MIAMI — As previously reported on July 8 by Leeham News and Comment, FedEx has announced Tuesday an agreement to purchase 50 additional Boeing 767-300F plus 50 purchasing options, hence becoming the biggest order ever placed for the type in its +30 years of production.

The new order, valued in almost $10 billion at list prices, has been slotted for delivery between 2018 through 2023, and takes the logbook to 106 unfilled 767F orders for the Memphis-based operator.

Since its initial delivery in late 2013, the 767 Freighters have enabled FedEx to replace its aging McDonnell Douglas MD-10 fleet, planned to be definitely retired by 2021 according to its Q4 2015 statistical book. The new freighters have also also allowed to enhance operational efficiency, by sharing spare parts, tooling and flight simulators with the Boeing 757s in service with the carrier.

“Acquiring additional 767F aircraft is a continuation of our very successful air fleet modernization program and will enable us to reduce structural costs, improve our fuel efficiency and enhance the reliability of our global network,” said David J. Bronczek, president and chief executive officer of FedEx Express, the freight carrier’s airline unit.

Keeping the Production Line Running

The 767 has been in serial production for decades. However, one year after Airbus launched the A330neo, a re-engined version of the twin-engine wide-body aircraft, market perspectives seem to have changed for the passenger-carrying version of the 767. The program is now pretty much depending on the current FedEx orders and the 179 USAF KC-46 Pegasus tankers, which will allow to keep the line running until 2030 at least.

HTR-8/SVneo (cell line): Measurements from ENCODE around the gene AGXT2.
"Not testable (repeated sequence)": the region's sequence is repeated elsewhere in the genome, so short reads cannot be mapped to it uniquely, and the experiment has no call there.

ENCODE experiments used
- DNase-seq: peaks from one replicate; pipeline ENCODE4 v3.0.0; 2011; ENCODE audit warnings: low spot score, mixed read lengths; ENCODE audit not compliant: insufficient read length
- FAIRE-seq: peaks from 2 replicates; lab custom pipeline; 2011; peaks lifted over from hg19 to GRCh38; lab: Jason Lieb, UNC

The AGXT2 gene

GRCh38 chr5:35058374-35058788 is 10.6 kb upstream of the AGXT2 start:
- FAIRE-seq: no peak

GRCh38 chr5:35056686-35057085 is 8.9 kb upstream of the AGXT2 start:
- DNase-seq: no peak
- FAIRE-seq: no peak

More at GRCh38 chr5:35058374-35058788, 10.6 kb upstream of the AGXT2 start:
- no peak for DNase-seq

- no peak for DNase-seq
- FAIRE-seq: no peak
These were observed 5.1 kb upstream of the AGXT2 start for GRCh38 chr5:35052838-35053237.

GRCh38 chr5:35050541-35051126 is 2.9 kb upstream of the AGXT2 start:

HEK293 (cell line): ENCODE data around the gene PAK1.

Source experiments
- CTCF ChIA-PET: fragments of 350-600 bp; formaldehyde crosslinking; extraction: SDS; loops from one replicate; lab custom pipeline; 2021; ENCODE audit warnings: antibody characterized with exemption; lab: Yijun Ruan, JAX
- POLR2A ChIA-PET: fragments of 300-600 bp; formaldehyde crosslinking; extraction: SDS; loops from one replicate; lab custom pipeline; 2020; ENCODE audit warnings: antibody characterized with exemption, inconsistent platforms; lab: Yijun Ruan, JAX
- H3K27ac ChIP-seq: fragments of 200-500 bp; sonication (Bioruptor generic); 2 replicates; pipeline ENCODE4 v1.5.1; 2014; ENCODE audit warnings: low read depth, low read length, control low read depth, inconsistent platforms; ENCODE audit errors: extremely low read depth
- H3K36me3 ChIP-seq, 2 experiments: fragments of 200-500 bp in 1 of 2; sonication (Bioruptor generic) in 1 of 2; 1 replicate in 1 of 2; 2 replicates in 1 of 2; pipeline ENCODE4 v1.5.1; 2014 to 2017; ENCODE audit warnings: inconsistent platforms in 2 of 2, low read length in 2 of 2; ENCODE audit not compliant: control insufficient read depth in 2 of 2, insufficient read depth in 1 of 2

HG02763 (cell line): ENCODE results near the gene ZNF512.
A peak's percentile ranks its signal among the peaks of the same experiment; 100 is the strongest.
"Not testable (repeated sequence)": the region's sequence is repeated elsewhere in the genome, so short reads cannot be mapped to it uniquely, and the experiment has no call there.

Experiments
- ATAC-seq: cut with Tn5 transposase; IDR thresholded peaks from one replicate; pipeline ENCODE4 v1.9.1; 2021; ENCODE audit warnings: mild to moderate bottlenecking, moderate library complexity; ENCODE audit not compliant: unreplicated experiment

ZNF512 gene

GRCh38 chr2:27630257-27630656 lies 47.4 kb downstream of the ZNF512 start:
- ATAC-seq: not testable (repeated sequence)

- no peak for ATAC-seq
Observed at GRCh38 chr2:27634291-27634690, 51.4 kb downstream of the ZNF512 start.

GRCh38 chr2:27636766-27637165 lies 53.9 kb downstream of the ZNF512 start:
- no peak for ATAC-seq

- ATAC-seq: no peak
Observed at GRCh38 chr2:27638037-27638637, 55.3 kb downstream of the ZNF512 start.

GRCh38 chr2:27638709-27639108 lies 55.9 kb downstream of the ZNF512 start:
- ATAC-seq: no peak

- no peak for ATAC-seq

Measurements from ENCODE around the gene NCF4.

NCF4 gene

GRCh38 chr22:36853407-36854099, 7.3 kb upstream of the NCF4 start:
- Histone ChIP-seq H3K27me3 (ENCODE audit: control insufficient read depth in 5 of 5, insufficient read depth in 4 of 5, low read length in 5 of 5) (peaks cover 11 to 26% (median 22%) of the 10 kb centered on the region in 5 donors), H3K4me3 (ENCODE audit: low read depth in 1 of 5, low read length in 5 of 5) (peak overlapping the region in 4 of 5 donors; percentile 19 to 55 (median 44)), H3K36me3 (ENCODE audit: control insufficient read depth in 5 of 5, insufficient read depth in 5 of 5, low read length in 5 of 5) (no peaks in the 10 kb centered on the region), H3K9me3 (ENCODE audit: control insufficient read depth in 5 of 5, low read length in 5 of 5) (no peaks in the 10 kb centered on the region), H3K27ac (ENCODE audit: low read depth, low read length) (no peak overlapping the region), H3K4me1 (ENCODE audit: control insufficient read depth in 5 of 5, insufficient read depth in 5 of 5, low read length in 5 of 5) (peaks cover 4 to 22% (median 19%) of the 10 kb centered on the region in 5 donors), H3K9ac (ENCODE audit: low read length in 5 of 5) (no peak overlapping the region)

In its second-quarter 2015 financial results announced today, Boeing recognizes an after-tax charge of $536 million on the KC-46 due to higher estimated engineering and manufacturing costs to complete development, certification and initial production of the tanker aircraft.

“While we are disappointed with this charge, we are investing the necessary resources to keep this vitally important program on schedule for our customer, and meet our commitments for delivering the initial 18 tankers to the U.S. Air Force by August 2017 and building 179 tankers by 2027,” said Boeing President and Chief Executive Officer Dennis Muilenburg. “We have a clear understanding of the work to be done, and believe strongly that the long-term financial value of the KC-46 program will reward our additional investment.”

Even so, Boeing has a bullish view on the future of the 767 program. Despite having retired from its sales catalog the Boeing 767-200 and -400 variants, the planemaker believes that the program is viable for the years to come, as the airliner is being offered in the medium-sized freighter market, competing with the much larger A330F, and after market conversions of older aircraft such as the Airbus A300 and passenger-built 767s.

At the present time, the 767 is produced at a rate of 1.5 units per month. Boeing plans to increase such rate to two per month as of next year.